Using references to types in structs

I’m trying to understand how to include references to types inside structs:

use std::io::{BufRead};

struct Processor<B: BufRead> {
    reader: B
}

// If you uncomment p in ValidatorA, compilation fails because the size of
// ValidatorA can't be determined at compile time. Fair enough.
struct ValidatorA {
//    p : Processor<BufRead>    
}

// In ValidatorB, compilation fails for the same reason as above - but why?
// Aren't references a fixed size - a sort of fat pointer, if you will?
struct ValidatorB<'a> {
    p : &'a Processor<BufRead>
}

(Playground)

Errors:

   Compiling playground v0.0.1 (/playground)
error[E0277]: the size for values of type `(dyn std::io::BufRead + 'static)` cannot be known at compilation time
  --> src/lib.rs:16:5
   |
16 |     p : &'a Processor<BufRead>
   |     ^^^^^^^^^^^^^^^^^^^^^^^^^^ doesn't have a size known at compile-time
   |
   = help: the trait `std::marker::Sized` is not implemented for `(dyn std::io::BufRead + 'static)`
   = note: to learn more, visit <https://doc.rust-lang.org/book/second-edition/ch19-04-advanced-types.html#dynamically-sized-types-and-the-sized-trait>
note: required by `Processor`
  --> src/lib.rs:3:1
   |
3  | struct Processor<B: BufRead> {
   | ^^^^^^^^^^^^^^^^^^^^^^^^^^^^

error: aborting due to previous error

For more information about this error, try `rustc --explain E0277`.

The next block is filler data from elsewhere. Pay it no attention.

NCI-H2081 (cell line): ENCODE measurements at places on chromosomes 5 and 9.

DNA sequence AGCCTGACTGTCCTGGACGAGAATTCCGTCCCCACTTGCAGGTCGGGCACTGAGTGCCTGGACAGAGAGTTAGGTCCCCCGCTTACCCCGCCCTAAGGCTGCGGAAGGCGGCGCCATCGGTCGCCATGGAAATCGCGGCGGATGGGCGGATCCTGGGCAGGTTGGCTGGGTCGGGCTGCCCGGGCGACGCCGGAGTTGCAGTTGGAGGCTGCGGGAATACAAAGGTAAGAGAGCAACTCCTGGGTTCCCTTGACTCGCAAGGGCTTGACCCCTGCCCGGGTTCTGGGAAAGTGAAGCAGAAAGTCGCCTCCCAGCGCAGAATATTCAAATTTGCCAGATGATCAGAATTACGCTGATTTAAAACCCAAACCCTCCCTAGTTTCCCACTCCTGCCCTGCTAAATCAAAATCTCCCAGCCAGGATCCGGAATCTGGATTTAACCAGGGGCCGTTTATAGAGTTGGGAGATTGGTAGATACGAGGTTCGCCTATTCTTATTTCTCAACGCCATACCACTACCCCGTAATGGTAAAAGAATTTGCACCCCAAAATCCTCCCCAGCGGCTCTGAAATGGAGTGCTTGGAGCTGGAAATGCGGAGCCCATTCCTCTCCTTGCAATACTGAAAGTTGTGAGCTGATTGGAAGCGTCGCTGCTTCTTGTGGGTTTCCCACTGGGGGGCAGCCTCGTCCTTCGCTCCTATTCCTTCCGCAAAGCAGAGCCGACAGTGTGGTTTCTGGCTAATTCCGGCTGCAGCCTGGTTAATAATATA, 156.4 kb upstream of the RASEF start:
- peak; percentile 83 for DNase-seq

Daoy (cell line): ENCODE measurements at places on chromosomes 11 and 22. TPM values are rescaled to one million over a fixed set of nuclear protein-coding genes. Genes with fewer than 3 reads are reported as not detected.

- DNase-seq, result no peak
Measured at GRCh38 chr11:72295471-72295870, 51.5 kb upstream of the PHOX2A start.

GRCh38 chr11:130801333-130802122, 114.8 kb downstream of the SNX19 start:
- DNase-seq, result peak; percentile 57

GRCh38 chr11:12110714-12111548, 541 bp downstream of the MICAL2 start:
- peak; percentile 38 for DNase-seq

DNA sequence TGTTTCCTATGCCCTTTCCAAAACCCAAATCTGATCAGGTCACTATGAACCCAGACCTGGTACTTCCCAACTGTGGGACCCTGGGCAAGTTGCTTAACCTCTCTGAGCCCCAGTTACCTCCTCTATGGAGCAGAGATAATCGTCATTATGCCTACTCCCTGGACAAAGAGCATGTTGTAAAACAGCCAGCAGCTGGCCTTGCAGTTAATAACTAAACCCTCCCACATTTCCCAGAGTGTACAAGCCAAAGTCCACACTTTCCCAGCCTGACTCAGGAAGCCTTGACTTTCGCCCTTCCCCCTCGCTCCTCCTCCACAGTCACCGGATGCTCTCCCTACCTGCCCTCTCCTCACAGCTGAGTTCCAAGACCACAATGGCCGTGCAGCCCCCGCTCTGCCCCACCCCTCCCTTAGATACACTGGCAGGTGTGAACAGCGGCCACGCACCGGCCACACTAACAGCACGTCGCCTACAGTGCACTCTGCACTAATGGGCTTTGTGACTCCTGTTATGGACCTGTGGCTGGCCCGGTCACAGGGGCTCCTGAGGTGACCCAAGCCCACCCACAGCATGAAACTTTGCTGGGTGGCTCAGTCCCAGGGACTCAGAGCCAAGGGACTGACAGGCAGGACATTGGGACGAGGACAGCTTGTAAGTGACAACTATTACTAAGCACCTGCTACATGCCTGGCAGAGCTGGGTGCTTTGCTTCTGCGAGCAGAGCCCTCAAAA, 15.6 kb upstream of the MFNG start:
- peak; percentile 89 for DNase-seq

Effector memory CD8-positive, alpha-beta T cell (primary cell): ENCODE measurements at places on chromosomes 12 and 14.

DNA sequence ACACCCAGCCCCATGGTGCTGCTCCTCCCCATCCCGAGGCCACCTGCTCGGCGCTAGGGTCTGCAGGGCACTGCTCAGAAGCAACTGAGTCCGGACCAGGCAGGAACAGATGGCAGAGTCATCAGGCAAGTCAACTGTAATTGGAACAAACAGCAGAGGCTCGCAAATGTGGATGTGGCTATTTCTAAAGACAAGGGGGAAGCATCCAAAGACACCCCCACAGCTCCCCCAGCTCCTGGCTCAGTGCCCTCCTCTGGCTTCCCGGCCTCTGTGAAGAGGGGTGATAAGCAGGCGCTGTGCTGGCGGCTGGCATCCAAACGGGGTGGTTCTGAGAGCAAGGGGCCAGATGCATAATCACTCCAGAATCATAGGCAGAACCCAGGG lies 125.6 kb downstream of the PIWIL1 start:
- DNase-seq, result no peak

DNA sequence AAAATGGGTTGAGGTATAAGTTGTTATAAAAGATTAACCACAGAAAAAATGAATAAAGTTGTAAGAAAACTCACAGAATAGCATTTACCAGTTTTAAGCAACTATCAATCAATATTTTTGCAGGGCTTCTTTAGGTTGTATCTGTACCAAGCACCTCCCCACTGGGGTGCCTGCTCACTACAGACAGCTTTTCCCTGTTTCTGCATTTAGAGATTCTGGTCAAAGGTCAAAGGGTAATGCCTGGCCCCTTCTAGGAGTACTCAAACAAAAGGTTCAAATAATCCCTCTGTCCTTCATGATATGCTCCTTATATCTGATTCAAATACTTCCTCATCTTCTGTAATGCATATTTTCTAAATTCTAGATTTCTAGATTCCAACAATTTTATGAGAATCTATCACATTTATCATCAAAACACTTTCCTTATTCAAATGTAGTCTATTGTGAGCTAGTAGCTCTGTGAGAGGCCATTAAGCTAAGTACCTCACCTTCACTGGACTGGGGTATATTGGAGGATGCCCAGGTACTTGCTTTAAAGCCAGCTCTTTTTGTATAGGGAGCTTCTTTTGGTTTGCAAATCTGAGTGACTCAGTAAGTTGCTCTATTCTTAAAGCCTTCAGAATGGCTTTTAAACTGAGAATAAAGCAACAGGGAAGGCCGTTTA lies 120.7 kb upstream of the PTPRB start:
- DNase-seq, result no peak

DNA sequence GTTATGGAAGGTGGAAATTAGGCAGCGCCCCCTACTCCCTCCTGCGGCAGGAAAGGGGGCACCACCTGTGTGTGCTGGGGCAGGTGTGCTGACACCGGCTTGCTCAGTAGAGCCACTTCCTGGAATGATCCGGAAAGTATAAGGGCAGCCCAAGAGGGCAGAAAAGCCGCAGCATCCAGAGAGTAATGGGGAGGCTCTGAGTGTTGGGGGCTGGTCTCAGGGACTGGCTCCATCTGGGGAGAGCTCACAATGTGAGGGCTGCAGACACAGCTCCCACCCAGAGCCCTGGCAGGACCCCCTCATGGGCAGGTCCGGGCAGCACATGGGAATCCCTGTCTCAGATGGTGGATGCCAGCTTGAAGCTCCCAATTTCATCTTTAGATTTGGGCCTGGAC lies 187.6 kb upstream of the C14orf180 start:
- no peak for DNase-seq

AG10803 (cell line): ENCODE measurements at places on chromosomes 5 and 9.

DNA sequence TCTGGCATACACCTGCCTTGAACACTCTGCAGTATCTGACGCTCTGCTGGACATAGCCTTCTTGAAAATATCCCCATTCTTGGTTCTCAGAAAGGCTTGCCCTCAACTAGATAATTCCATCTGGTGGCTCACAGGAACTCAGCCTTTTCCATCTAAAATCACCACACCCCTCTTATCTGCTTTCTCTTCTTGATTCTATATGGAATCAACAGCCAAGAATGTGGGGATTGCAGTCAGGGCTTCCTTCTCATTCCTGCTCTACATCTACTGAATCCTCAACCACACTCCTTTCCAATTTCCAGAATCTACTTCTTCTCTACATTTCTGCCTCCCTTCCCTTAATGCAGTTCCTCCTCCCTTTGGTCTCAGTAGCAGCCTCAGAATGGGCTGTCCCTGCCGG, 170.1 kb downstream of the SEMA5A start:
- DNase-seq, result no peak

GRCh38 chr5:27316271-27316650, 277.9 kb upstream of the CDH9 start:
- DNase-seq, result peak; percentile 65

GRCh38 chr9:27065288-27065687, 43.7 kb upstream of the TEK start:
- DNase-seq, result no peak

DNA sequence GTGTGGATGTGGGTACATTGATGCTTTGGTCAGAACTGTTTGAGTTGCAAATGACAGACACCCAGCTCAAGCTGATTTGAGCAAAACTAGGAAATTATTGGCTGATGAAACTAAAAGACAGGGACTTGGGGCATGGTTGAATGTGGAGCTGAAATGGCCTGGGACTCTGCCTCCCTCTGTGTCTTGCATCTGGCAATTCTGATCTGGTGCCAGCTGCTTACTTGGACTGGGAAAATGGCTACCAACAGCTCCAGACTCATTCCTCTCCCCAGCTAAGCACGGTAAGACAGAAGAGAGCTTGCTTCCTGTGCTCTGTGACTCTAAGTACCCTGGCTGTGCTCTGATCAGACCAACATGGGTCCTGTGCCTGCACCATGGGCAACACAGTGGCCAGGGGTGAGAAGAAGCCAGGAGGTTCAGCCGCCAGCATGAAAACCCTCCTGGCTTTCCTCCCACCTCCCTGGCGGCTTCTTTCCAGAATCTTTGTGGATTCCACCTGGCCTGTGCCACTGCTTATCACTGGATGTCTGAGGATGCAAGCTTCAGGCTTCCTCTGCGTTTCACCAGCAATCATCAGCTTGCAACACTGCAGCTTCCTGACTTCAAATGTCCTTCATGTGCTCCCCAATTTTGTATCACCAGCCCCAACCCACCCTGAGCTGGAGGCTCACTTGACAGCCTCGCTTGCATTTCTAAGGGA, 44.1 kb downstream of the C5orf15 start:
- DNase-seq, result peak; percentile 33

error: Could not compile `playground`.

To learn more, run the command again with --verbose.

What’s the general approach to be taken?

This issue is not related to references. This is caused by Processor<BufRead> code where BufRead is actually dyn BufRead, a dynamically sized type. You probably did not intend to use dynamic dispatch here, so you probably meant the following:

struct ValidatorA<B: BufRead> {
    p: Processor<B>    
}

In this case, ValidatorA is also a generic struct that passes its generic parameter to Processor.

If you don’t want ValidatorA to be generic, you can specify a concrete type for the field:

struct ValidatorA {
    p: Processor<BufReader<File>>    
}

And if you do want dynamic dispatch, you can do it with Box:

struct ValidatorA {
    p: Processor<Box<dyn BufRead>>    
}

Note that you can add #![warn(rust_2018_idioms)] to the top of your crate root so enable warnings involving the new dyn keyword. It will help avoid this kind of confusion.

2 Likes

OK, thanks. If I use a Box<dyn BufRead> the error does go away, but some things I’m still not sure about. For example, suppose I want an API where I pass in something that has a Read trait, apply buffering to it using BufReader and then process that thing which is a BufRead in my Processor. Can I define this API without any concrete types being defined? It appears not - it looks as if BufReader is generic and requires instantiation with a concrete type, rather than (as one might have expected) just taking a trait object which satisfies Read and then layering buffering on top of it. Can anyone shed some light on why the existing generic BufReader design is better than one where BufReader is not generic, but takes a reference to a Read and just uses it internally?

Playing with this to see how it might work, I naïvely got as far as

struct Validator {
    p : Processor<Box<dyn BufRead>>
}

impl Validator {
    fn maker(r : &dyn Read) {
        let br = BufReader::new(r);
    }
}

which predictably failed to compile, but with an error message which led to some head-scratching: